The Perspective piece written by Mary Brennan-Taylor in September’s JAMA Internal Medicine really struck a cord with us. Brennan-Taylor writes of her mother, Alice, an active and vibrant woman who died unexpectedly at age 88 after a series of tragic and preventable medical and medication errors. It took only 48 days for Alice to spiral downward from an alert, independent woman with nagging pain in her neck and shoulders to a delirious, dehydrated patient dying of sepsis acquired when mistakes in her medications left her frail and malnourished. This was despite her daughter’s active involvement in her care and hospitalization. Alice and Mary’s story could so easily have been our own.
Alice’s encounter with the health care system began on a July 4 holiday, when she went to the emergency room seeking pain relief for her aching neck and shoulders. She was prescribed cyclobenzaprine– a medication on Beer’s List, a compendium of medications considered potentially dangerous for older adults. Although Alice never actually took that prescription because her neck and shoulder pain subsided on its own, it was nevertheless added to her medication list a week later when Alice was diagnosed with gout and hospitalized to have fluid drained from her knee. The hospital began routinely administering the cyclobenzaprine, which was continued when she transferred to a rehab facility 5 days later. After 12 days, she was readmitted to the hospital suffering from dehydration and delirium. This time, medications were added to treat confusion and agitation. By the time Mary recognized the medication error, it was too late. Alice’s weakened and malnourished body could not fight off the health care associated infection she had acquired.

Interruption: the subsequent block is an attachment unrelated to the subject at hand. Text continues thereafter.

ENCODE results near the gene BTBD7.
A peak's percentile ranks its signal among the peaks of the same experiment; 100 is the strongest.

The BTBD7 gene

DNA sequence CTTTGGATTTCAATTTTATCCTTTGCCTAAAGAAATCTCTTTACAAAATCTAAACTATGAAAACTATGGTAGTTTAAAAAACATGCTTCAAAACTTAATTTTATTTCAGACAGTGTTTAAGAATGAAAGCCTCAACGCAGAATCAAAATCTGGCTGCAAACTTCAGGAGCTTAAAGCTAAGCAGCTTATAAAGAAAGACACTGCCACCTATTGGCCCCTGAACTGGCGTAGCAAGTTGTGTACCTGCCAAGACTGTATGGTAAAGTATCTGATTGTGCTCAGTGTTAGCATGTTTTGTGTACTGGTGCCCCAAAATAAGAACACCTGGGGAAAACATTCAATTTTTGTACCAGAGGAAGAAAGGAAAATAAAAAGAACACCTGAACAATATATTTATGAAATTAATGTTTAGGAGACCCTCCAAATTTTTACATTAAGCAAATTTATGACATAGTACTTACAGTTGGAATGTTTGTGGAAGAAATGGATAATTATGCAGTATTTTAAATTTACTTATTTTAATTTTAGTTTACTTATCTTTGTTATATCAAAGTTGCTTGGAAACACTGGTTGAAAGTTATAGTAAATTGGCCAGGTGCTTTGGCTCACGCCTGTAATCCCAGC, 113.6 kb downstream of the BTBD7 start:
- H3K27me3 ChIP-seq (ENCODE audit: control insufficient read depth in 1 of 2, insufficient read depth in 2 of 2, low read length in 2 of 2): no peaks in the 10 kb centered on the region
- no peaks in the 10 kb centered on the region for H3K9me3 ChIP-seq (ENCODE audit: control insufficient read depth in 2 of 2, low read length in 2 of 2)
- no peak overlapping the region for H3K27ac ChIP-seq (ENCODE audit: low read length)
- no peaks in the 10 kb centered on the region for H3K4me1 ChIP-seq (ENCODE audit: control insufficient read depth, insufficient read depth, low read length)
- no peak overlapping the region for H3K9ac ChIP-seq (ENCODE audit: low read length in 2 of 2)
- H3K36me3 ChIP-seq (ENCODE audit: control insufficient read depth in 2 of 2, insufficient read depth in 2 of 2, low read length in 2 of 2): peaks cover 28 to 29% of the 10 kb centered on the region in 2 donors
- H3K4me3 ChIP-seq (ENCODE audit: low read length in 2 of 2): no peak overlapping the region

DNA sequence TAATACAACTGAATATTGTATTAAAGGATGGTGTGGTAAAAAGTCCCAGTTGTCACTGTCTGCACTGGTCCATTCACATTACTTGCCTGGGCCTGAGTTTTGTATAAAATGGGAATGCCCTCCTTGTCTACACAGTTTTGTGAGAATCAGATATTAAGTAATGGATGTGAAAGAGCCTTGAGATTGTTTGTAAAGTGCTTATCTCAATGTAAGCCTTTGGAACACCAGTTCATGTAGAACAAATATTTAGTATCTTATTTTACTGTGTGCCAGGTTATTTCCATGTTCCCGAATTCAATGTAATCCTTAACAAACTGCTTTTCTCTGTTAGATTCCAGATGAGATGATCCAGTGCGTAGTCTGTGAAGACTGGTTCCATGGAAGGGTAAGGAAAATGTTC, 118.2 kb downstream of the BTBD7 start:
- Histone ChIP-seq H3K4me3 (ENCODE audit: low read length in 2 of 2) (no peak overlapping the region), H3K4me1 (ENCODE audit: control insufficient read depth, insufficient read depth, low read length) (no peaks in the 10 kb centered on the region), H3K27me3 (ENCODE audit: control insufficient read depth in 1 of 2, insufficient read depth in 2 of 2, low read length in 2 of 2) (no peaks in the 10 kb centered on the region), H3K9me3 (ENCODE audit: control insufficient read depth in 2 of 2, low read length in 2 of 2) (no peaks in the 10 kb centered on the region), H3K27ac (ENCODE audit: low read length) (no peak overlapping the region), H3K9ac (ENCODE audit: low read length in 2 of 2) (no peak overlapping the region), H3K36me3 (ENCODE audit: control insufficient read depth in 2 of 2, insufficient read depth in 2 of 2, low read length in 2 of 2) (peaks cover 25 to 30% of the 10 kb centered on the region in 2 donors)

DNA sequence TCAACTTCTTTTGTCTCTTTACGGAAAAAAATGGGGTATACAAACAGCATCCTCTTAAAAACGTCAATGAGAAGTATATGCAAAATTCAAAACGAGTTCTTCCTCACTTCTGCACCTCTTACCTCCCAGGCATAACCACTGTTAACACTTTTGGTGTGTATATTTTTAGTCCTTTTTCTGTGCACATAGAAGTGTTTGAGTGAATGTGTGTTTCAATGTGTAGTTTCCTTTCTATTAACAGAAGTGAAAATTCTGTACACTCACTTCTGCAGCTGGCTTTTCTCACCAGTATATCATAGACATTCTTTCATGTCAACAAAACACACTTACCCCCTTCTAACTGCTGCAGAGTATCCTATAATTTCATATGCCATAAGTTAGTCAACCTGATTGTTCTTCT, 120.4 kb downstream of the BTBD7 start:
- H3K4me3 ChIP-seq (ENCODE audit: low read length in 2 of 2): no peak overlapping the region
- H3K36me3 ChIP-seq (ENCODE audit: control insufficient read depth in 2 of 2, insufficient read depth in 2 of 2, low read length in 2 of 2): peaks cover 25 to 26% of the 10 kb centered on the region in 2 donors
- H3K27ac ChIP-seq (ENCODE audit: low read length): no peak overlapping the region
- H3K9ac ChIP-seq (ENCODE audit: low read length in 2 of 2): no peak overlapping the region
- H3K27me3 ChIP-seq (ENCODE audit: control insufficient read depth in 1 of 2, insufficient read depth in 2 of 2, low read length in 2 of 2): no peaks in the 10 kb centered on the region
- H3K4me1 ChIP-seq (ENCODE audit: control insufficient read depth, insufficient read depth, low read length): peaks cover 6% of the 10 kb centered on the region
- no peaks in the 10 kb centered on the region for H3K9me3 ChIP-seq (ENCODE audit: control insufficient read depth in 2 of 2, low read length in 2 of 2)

The cascade of events is a reminder not only of the rationale for the “Less is More” movement in health care (see RightCare as an example), but of how important it is for health care professionals across the continuum to ask questions if something doesn’t seem right. The hospitalization Alice received was likely unnecessary. The medication reconciliation completed on admission was ineffective due to an inaccurate EHR and failure to communicate and confirm information with the patient, caregiver, and primary care physician, which led to inappropriate medication, followed by a series of serious adverse events, hospital-associated infections, additional treatment, and ultimately death. It is easy to see how these events were preventable (hindsight is indeed, 20/20).
This story highlights the dangers we all, and older adults in particular, face when accessing the health care system. At several points during her series of events, this woman, Alice, received a written prescription, a medication, or a procedure that she did not really need, or was of questionable value.
As both health care professionals and patients, we must be hypervigilant when accessing the health care system.
- Is the treatment, medication, or procedure absoluately necessary?
- Have the benefits and risks of the treatment been reviewed by both the patient or family caregiver and the professional?
- During each transition in care, a time where medication errors are very common, were the medications thoroughly reviewed by a pharmacist and discussed with the patient?
Medication therapy management (MTM) and comprehensive medication review (CMR) are 2 benefits offered under Medicare that could have provided value, though very few Medicare beneficiaries are actually receiving these benefits. (see definitions here or here or here). The medication reconciliation process obviously failed for this patient, but it seems there were multiple other stops along the way that were missed by many professionals, likely due to system-wide processes that are insufficient and too impersonal to allow professionals to take the time needed to catch this type of problem.
This is a call to action. For all of us. Don’t assume someone else asked the question or looked into the details. Talk to the patient and caregiver. Talk to the health care provider. Communicate—face-to-face. A culture of safety is everyone’s responsibility.
Other links of interest: